Lloyd, who was one of our contact with housing at KA this week, comes from humble beginnings and has gone above and beyond to help us in a myriad of different ways, even on his days off. 

The food has been some of the best that I’ve eaten during my time in Malawi (and definitely the best food I’ve had at a Peace Corps activity), and the staff has done some pretty spectacular culinary work, even customizing our desserts. This, on top of delicious breakfast, lunch, tea, and dinners… I’m pretty sure we’ve all gained a few Kgs during our time here. The head chef, Maxwell, is incredibly artistic and all of the kitchen staff have been asking about our program this week, wanting to know about the students and where they are coming from. They have also been incredibly accommodating, letting us in the dining hall from in the morning until at night-long days for all of us.

Last but certainly not least is Dave. He is self-taught on computers, but is now one of the individuals in charge of the computer lab here at KA. If you checked out Devyn’s post yesterday, you can see that some of the students used a computer for the first time this week because of the facilities available to us at KA. He worked with me in planning computer lessons so that we were able to not only get students on computers, but that they were also able to print a composition of their own to take back home with them. That was an incredibly huge deal to the students, and a giant favor that Dave helped us with!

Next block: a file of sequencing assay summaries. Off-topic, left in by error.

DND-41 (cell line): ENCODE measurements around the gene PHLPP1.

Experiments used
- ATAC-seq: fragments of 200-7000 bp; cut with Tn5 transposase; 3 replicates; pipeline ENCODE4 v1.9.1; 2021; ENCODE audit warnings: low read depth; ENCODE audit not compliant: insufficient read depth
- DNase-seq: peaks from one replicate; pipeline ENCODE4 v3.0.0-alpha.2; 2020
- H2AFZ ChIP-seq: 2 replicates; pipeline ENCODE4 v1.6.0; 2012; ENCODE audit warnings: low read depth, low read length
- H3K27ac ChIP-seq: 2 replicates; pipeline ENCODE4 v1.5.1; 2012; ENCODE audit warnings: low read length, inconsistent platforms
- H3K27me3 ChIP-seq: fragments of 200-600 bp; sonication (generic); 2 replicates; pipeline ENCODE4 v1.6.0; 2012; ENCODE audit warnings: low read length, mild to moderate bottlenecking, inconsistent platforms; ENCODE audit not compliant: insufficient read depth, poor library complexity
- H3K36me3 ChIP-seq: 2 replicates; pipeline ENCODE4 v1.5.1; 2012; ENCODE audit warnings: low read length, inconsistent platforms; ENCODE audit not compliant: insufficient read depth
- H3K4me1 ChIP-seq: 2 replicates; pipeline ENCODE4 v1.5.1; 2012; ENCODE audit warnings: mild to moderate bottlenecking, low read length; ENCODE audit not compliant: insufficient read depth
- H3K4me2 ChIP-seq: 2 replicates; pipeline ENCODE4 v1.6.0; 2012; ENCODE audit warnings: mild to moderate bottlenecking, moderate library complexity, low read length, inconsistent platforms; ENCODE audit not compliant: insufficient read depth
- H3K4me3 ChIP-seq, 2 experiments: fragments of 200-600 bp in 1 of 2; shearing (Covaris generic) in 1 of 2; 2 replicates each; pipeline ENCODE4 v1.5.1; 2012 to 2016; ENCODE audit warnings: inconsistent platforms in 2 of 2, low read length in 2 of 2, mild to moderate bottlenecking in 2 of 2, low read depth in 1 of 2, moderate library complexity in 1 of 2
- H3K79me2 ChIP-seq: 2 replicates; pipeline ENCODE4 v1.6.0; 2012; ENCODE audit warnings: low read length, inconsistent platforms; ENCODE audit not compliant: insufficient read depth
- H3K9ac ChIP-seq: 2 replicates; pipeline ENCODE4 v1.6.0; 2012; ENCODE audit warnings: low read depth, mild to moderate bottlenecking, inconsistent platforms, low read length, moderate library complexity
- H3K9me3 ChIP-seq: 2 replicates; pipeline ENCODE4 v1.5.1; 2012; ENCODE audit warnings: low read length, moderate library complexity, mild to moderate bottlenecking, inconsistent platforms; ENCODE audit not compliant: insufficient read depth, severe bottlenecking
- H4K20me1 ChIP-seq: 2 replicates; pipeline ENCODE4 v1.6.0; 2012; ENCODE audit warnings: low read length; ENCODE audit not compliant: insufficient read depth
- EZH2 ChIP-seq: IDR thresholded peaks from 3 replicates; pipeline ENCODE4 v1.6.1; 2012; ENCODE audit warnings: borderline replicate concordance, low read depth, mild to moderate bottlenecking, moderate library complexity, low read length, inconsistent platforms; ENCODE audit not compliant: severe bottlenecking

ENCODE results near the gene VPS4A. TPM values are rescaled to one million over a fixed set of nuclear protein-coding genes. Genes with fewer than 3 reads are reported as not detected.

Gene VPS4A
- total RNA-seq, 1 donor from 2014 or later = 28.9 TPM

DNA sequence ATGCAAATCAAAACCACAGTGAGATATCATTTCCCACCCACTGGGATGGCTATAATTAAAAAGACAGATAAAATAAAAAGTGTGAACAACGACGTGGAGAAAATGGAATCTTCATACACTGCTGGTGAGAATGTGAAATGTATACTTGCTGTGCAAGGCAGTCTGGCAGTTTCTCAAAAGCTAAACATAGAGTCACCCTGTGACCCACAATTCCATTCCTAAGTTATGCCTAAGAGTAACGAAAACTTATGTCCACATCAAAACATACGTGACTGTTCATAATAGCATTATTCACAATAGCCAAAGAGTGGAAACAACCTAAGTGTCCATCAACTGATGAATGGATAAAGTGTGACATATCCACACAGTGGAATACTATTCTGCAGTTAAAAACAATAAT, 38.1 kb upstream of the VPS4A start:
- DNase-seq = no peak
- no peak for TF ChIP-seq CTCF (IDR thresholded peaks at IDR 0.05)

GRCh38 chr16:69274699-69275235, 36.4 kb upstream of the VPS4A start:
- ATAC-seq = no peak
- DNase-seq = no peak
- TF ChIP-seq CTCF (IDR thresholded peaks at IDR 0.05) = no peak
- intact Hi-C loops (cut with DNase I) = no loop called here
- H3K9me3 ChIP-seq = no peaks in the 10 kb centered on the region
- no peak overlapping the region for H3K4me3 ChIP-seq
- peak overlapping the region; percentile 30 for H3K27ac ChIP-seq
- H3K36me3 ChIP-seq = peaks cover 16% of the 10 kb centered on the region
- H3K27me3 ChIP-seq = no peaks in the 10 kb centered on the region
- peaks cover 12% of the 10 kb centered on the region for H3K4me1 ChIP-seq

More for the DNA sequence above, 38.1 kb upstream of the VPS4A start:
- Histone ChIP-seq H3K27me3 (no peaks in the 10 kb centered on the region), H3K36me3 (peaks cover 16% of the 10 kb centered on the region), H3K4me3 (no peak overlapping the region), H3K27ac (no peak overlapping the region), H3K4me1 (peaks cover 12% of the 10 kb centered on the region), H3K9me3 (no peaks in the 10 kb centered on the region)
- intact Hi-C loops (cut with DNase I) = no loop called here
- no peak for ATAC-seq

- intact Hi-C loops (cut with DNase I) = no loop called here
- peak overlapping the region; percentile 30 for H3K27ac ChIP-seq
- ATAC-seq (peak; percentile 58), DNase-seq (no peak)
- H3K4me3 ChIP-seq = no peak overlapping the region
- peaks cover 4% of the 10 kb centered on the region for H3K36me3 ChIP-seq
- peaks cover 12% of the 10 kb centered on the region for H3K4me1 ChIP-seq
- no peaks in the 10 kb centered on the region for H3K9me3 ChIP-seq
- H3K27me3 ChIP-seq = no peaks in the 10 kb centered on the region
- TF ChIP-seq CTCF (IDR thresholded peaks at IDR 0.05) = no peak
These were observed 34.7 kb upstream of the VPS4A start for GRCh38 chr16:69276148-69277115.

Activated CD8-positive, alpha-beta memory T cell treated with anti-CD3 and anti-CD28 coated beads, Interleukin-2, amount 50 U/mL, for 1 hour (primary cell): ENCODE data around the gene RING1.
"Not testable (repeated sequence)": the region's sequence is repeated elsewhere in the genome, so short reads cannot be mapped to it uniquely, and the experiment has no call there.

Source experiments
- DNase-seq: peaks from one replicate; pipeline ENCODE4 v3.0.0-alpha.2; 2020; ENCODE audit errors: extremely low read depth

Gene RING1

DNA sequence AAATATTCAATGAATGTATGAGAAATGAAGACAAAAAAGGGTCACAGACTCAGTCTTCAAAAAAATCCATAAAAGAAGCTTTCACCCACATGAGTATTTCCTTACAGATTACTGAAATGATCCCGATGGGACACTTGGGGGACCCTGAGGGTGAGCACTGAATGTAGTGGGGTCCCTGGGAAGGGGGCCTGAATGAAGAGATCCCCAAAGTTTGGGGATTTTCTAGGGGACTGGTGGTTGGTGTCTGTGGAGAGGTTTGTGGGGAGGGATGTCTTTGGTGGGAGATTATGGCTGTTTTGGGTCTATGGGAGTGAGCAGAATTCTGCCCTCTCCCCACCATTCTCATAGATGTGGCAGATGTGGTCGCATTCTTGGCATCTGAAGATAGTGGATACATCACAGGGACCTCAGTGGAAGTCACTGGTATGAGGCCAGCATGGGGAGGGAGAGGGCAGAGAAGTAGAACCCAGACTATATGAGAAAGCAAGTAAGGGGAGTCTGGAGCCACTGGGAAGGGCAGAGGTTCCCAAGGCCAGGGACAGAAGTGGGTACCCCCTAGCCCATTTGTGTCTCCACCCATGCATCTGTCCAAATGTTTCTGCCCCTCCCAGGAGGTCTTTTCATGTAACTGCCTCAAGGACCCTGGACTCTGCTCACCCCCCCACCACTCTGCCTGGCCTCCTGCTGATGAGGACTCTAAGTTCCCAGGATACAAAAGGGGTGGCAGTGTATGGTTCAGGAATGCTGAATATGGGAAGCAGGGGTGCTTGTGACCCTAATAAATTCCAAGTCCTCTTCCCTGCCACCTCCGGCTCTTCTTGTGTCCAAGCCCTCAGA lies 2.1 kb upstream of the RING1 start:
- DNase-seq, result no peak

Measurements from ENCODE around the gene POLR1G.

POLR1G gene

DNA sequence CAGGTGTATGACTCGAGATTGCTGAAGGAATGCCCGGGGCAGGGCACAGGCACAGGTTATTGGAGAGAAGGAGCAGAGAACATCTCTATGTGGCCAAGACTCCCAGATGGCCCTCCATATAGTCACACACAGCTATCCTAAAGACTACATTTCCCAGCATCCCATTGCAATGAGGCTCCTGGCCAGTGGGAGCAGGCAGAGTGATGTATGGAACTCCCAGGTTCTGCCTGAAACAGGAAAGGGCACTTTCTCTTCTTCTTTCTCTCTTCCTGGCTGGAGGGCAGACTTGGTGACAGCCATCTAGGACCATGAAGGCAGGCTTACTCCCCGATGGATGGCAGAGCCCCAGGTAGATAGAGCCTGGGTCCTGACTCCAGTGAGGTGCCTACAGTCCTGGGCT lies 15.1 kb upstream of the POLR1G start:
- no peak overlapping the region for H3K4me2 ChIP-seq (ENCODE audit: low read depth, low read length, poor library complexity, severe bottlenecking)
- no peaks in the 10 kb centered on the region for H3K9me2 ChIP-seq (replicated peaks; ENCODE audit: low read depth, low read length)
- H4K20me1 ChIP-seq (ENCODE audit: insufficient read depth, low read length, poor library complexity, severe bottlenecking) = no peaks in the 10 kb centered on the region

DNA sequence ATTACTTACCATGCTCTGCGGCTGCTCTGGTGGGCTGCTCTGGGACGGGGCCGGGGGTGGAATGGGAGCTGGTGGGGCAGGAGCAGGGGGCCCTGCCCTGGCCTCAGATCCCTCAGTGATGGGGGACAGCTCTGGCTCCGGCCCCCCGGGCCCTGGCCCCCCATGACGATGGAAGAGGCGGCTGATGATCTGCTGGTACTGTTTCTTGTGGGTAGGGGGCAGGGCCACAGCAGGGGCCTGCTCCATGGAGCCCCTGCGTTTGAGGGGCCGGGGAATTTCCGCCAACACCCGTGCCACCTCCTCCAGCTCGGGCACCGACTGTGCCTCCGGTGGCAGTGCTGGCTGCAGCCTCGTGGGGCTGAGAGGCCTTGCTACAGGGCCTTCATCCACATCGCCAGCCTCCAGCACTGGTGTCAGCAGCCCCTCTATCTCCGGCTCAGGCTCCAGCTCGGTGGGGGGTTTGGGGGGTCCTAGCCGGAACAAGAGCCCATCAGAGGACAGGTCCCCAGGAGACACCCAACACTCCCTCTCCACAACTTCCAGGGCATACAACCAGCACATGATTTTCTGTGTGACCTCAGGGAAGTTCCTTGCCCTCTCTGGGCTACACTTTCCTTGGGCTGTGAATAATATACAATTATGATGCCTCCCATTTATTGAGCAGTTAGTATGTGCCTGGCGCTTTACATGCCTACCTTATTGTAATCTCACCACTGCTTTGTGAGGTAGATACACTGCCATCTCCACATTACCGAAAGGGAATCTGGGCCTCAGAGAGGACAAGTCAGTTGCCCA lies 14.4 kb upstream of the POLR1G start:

I’ve staffed a number of camps, but because of all the hard work and willingness to help displayed by these staff members, this has been the logistically smoothest event I’ve worked at.  Of course the PCVs played a big part in making all of this possible, but it is inspiring to me after almost two years of being here to see that Malawians are indeed hoping to better their country. Often there can be a sentiment of what can this NGO do for me, or how can this government help us, but the staff here have shown a passion and desire to help our students, the bright future of their country. I’m writing this, watching high school students be high school students at a “disco” while some of the kitchen staff look on and laugh as we dance to some vernacular music. As one staff member was leaving, she said “Tiwonana, see you next year!” I do hope that Camp Sky continues to be as lucky as we have been this year, working with such amazing host-country nationals. I’ve been blessed to work with the staff, PCV and KA alike; everyone’s had a heart desiring to give back to Malawi. Yewo chomene; zikomo kwambiri!